You search for the buzz at Edinburgh, hoping to find the show that will become the next worldwide phenomenon, following in the footsteps of Fleabag and Six. Pre-publicity and many sold-out shows before it even opens suggests that Hello Kitty Must Die, brought to the stage from Angela S Choi’s (now known as Kate Kamen) cult novel is this year’s hot ticket.
Hot-shot lawyer Fiona reconnects with gynaecologist Sean two decades after he taught her to defend herself against racist bullying (a lunchbox full of stones to the head cuts the bullies down to size). Now rallying against the stereotype East Asian kitty; her family wanting to marry her off to a nice Chinese boy, while she smiles and feigns interest in their man-child interests; Sean and Fiona go on a journey that will be familiar to anyone who turned JD and Veronica Sawyer’s odyssey into the musical hit Heathers.
Yet in this early iteration — which feels more like a workshop production than a fully realised end goal — there is still work to do if the result is to land a commercial gold star. It has some punchy numbers in Cecilia Lin’s score and Jessica Wu’s lyrics, delivered by its five-strong cast with verve and high-class American sheen, but nothing yet that fully embeds as an earworm.
It’s the book from adaptors Kurt Johns and Gail Rastorfer that needs the most work. In a piece that is supposed to be looking at the female need to rebel about society stereotypes, there is something slightly off in the fact that multiple women fall victim, silent and unvoiced, to a male serial killer.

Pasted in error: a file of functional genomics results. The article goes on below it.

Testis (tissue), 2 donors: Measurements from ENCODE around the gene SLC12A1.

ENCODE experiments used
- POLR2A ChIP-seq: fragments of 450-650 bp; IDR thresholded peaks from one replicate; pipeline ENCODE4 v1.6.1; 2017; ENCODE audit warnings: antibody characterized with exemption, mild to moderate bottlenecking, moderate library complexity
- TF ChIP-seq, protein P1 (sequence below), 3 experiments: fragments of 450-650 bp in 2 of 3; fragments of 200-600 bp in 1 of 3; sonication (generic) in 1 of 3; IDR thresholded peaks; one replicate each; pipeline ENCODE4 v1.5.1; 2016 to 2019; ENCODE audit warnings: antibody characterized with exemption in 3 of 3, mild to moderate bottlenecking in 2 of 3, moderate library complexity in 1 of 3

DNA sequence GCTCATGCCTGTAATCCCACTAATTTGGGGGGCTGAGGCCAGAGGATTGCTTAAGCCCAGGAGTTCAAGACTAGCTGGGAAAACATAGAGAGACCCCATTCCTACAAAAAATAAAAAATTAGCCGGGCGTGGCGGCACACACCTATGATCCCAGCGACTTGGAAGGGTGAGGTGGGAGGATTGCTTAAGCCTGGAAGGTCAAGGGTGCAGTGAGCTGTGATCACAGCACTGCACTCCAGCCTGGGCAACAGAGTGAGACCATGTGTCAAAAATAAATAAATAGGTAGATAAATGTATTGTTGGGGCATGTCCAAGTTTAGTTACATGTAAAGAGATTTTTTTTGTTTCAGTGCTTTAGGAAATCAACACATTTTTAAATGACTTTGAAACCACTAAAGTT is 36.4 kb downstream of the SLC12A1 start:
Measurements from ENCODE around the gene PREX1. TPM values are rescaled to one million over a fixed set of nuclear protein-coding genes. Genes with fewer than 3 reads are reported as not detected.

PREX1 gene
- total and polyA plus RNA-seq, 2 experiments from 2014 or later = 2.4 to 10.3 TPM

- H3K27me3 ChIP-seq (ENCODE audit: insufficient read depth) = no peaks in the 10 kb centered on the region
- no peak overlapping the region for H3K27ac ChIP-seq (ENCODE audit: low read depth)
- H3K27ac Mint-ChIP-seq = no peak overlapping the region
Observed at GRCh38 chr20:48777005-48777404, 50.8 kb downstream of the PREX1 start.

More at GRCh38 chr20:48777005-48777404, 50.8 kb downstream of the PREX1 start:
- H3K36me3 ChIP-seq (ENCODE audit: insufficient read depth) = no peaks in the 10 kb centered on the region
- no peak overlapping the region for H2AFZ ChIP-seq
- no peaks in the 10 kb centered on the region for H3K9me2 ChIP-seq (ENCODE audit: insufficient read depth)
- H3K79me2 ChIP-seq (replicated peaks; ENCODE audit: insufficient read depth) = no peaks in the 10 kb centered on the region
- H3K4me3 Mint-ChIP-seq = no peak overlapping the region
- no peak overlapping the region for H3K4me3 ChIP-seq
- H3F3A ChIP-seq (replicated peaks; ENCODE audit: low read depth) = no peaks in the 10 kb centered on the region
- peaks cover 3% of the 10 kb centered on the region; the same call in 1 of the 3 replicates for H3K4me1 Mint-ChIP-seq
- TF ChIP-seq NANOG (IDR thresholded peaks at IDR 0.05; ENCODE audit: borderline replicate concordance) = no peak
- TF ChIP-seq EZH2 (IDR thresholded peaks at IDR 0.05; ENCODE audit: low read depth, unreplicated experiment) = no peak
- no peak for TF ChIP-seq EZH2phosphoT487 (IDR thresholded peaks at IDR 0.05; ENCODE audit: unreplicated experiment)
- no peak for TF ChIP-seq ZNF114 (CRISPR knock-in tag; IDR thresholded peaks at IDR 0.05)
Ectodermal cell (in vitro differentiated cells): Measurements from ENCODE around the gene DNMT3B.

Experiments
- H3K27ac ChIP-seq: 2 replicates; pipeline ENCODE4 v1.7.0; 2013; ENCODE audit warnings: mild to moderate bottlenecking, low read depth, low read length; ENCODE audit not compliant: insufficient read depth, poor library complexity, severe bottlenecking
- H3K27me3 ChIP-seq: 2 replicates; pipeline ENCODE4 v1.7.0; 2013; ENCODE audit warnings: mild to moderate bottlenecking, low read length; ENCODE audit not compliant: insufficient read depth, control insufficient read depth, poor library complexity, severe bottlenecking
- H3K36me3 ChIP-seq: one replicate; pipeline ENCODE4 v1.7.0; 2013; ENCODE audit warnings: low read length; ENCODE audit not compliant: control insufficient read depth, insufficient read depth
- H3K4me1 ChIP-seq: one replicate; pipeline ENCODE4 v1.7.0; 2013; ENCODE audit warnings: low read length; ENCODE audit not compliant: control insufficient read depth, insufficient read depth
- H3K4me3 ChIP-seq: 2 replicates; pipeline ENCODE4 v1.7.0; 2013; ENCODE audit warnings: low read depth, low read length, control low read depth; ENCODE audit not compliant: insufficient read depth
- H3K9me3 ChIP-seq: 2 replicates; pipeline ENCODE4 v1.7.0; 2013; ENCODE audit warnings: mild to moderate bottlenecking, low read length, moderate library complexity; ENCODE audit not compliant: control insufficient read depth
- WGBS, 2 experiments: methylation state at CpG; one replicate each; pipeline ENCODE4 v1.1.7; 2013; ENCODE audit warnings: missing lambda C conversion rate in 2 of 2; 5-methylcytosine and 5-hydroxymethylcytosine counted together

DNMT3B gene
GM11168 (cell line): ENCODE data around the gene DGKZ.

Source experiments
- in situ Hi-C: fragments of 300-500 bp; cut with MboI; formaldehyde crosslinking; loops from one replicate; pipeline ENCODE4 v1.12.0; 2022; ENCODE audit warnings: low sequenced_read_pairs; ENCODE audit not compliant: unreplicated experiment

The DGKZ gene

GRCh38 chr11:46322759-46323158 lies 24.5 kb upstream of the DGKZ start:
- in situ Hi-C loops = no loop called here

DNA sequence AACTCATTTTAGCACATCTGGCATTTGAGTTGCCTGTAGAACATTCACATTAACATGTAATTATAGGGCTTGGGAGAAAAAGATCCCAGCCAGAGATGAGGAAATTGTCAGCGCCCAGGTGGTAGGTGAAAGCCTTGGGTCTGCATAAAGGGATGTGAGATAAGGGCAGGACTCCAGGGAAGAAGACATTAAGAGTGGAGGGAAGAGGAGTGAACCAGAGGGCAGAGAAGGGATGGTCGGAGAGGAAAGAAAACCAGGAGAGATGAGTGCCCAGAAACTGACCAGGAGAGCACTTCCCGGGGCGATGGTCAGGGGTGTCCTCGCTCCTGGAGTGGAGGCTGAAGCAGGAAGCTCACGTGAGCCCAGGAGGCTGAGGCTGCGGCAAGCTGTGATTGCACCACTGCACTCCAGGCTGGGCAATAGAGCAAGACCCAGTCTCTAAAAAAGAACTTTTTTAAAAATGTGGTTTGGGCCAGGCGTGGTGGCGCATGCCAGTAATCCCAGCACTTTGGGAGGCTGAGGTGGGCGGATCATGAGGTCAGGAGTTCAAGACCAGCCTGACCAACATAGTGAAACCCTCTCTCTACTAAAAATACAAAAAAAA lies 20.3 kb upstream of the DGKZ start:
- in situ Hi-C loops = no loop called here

The relationship between Fiona and Sean is not defined enough, so we struggle to see the bond that glues them together. Though we are given a clear backstory that shows us the challenges young East Asian women face when not prepared to stick to the status quo, we don’t understand Fiona enough to go with her on the journey to the dark side. Her motivations, ultimately, are not known.
Sami Ma is terrific in the lead role, providing a cynical and humorous edge to the heroine, telling us early on how ‘hai’ depending on intonation can mean failure or c*nt. We get the double-edged sword that the show is trying to claim, the shared proximity between old-school tradition and something deviant, dangerous, and alive in the makings of the modern world.
There is promise here, it just needs a deeper understanding of character to make the piece begin to sing.